The House of Bernarda Alba – Citz

Above the stage in this play by the National Theatre of Scotland there floats a large, mirrored ceiling. In this update, the action has all been plucked from the Andalusian countryside of Lorca’s original and been thrust kicking and screaming into Glasgow’s East End underworld. How well does this 70 year old Spanish play hold up a mirror to contemporary Scotland? Surprisingly perhaps, it does it reasonably well, amidst the claustophobia of one sinister family whom we see in only one setting – the dreamy cream living room of their home above the club that is the centre of their business operations.

Amongst a strong cast, Siobhan Redmond seethes with anger in the title role. Her vicious comic barbs are what keep the action flowing. It is she who can generally keep her house in order by the raising of an immaculately coiffured eyebrow. It is she who has an answer for everything. It is she who will sort things out. She may be a villain, but she is an arch, camp villain whom it is curiously difficult to dislike. It is the complexity of Bernie’s own life which feeds the hatreds that poison the characters of all those around her. That same complexity makes her strangely vulnerable, even when grasping a baseball bat and heading down to the street below to defend her territory from all comers.

Almost every character in this play is imprisoned in one way or another. So many lives locked away. The plush apartment where all the action is set is a prison for the five daughters and also for Bernie’s mother, who is herself locked into a room beyond. Una Maclean’s grandmother figure appears for just a couple of scenes and tantalises the audience with her tragic heartbreaking nonsense.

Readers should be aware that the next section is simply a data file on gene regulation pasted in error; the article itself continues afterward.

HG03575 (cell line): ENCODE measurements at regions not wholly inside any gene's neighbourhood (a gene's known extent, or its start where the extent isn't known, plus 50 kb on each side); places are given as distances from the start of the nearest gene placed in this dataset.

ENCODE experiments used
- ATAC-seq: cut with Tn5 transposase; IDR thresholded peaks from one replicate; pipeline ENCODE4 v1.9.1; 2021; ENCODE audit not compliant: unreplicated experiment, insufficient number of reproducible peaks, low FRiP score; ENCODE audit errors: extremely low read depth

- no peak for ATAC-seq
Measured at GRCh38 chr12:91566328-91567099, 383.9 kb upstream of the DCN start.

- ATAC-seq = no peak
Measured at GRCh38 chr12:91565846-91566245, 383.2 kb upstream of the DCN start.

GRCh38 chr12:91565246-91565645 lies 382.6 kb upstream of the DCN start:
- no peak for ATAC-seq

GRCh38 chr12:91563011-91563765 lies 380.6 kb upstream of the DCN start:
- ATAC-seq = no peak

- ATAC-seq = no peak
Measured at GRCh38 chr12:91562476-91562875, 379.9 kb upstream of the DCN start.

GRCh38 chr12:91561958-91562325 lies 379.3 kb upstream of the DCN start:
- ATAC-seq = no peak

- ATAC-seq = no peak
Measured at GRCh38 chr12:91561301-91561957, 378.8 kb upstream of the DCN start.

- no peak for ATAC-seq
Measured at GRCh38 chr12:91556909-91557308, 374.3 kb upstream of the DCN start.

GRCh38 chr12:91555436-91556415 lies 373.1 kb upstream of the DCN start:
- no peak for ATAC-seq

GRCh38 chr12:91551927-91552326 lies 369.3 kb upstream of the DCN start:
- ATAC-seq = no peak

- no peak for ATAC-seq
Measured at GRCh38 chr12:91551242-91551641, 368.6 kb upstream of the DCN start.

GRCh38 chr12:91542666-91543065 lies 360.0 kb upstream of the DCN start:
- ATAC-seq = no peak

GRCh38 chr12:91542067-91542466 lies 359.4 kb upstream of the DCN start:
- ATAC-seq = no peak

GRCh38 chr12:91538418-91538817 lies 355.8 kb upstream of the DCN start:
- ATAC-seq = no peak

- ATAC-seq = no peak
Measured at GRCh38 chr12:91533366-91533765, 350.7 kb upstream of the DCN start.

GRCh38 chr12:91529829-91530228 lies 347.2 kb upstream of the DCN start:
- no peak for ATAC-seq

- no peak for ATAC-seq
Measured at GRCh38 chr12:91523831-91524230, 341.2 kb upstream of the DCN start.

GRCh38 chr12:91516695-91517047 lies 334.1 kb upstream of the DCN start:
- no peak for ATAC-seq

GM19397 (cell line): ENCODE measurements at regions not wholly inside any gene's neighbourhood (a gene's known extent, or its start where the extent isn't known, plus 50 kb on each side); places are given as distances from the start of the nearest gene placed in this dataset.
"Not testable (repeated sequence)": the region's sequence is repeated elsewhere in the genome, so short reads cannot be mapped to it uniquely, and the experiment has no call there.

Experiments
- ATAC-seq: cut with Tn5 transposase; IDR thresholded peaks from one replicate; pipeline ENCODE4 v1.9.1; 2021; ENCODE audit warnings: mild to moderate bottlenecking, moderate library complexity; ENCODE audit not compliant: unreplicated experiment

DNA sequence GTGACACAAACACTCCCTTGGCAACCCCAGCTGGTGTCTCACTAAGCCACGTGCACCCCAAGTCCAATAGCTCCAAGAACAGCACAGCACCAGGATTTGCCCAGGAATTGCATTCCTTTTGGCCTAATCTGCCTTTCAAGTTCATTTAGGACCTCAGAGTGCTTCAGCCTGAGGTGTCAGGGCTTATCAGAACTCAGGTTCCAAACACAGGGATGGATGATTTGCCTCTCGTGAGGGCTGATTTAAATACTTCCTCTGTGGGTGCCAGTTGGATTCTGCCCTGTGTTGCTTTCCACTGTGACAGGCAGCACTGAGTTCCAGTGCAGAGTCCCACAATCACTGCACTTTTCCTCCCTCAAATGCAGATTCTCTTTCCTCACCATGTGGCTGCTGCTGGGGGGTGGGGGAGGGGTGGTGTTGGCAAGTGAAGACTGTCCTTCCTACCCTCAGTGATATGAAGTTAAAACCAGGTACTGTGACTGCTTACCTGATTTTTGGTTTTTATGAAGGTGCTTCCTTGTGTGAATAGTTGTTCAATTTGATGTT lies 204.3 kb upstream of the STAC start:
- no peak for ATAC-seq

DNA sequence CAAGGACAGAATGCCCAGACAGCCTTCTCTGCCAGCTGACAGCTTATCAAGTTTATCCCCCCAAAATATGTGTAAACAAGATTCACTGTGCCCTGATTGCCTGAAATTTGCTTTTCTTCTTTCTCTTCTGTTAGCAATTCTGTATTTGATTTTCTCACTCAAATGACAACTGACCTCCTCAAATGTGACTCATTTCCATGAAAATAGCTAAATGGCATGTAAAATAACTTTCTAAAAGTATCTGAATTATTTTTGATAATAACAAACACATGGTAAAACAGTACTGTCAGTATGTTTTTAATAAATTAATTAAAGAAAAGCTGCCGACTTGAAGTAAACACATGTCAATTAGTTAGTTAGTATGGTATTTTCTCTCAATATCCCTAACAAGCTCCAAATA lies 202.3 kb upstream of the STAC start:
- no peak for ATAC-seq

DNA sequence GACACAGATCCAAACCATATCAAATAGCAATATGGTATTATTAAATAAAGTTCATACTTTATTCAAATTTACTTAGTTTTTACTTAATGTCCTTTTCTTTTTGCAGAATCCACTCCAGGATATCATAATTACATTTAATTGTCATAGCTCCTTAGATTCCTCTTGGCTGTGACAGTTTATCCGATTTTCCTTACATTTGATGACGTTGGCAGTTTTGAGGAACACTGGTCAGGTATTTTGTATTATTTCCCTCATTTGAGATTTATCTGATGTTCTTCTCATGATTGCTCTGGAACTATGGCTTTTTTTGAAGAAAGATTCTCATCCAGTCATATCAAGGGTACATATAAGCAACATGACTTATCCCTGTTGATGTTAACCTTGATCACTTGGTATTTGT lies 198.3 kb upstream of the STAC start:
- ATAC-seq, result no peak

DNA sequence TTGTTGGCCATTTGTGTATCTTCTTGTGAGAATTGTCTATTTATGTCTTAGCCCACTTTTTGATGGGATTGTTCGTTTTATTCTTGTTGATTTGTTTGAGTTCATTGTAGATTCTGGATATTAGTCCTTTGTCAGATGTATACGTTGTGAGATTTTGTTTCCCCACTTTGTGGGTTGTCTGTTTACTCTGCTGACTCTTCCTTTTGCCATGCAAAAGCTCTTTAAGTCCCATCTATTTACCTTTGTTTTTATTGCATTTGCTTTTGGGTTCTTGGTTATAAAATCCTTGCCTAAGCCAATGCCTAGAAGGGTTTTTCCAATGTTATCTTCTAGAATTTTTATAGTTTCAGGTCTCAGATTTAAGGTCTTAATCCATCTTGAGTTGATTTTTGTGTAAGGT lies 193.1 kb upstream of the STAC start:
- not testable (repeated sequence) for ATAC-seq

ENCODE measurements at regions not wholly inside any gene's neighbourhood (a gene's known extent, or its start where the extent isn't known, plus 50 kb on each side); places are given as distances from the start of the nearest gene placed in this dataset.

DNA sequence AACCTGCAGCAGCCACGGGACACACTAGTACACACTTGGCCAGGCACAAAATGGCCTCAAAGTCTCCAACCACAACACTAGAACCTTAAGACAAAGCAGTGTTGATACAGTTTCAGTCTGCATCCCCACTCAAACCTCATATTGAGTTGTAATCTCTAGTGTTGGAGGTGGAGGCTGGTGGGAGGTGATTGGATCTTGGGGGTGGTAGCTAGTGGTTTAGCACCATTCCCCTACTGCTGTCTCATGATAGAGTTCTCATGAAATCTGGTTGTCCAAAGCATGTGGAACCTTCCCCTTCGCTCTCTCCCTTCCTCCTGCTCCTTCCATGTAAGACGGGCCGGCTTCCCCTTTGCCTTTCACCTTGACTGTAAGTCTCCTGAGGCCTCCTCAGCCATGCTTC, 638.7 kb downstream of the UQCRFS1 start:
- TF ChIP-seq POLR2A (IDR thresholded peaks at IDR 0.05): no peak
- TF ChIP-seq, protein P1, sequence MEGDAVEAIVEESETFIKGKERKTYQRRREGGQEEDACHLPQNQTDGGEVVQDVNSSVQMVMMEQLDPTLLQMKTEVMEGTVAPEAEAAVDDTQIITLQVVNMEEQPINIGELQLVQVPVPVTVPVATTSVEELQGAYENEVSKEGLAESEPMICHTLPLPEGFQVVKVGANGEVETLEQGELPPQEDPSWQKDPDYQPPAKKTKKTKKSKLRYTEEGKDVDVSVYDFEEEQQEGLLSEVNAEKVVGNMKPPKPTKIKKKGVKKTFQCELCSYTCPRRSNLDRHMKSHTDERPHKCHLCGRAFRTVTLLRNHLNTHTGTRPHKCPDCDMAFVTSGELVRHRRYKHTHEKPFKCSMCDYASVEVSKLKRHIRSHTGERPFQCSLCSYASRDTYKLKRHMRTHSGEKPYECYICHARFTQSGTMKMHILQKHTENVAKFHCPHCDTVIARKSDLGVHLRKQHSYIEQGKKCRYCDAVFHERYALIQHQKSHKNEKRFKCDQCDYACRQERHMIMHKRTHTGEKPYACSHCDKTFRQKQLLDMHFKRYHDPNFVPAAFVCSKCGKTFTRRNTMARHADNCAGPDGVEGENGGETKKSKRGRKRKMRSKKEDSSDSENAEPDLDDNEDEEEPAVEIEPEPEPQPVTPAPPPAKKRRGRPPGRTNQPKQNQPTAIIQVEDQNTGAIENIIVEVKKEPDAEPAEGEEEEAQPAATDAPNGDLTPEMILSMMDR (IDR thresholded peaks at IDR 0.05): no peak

It is unusual to see a stage so full of female characters from beginning to end. Twelve talented female actors sizzle with anger and repressed rage in a play which will teach us not to be sentimental about what the world would be like if men were absent.

Rating: ★★★½☆
Other Reviews:
2/5 Robert Dawson Scott in the Times
3/5 Mark Fisher in the Guardian
3/5 Adam Ramsey in the Big Issue
4/5 Joyce MacMillan in the Scotsman

The Gallant Forty-twa

Ten years ago, I was a curate in St Ninian’s Cathedral in Perth. Indeed, I was the Precentor there at a time when their musical life was a little in the doldrums.

One of the things about being in Perth was getting to know a little about the local regiment, the Black Watch. St Ninian’s was one of their churches, as it had worked effectively as a barracks church for many years. Inside the building, at the back, is a long plaque detailing some of the men who died, I think, in the Boer War. Whilst I was there, I remember one or two significant anniversaries being marked by the regiment with services in church and I remember going to the Black Watch museum, which was just around the corner from where I lived, to make arrangements for these commemorations. It was my first glimpse into regimental tradition – an entirely new world to me. It was the golden thread that they speak of which is passed on from one generation of soldiers to another.

I remember one or two things about those events. In particular, I remember a bugler who stood utterly stock still next to the monument after the last post, and I remember a soldier’s description of someone from the regiment who had died, “He was so kind, just like all the best officers.”

There is something in that sentiment of the sense of family which grew up around these regiments which, using the cruel genius of the British Army, recruited from small localities. People enlisted, engaged in war and returned again (if they returned again) from the same streets and towns as one another.

I was much minded of them last night on seeing the play, Black Watch. I’ve seen a lot of theatre in the last few weeks – it is one of the things that I do on holiday. Much was good. One piece, which I may blog about later was excellent. However, what I saw from the National Theatre of Scotland last night, within walking distance of home, bettered all of that by miles.

It is an emotional and engaging play. Physical, committed, manipulative, political, energetic and utterly moving. It was put on with passion. It was received with the same. It was all that theatre can convey.

Still on tour. Not to be missed if you can help it.

Rating: ★★★★★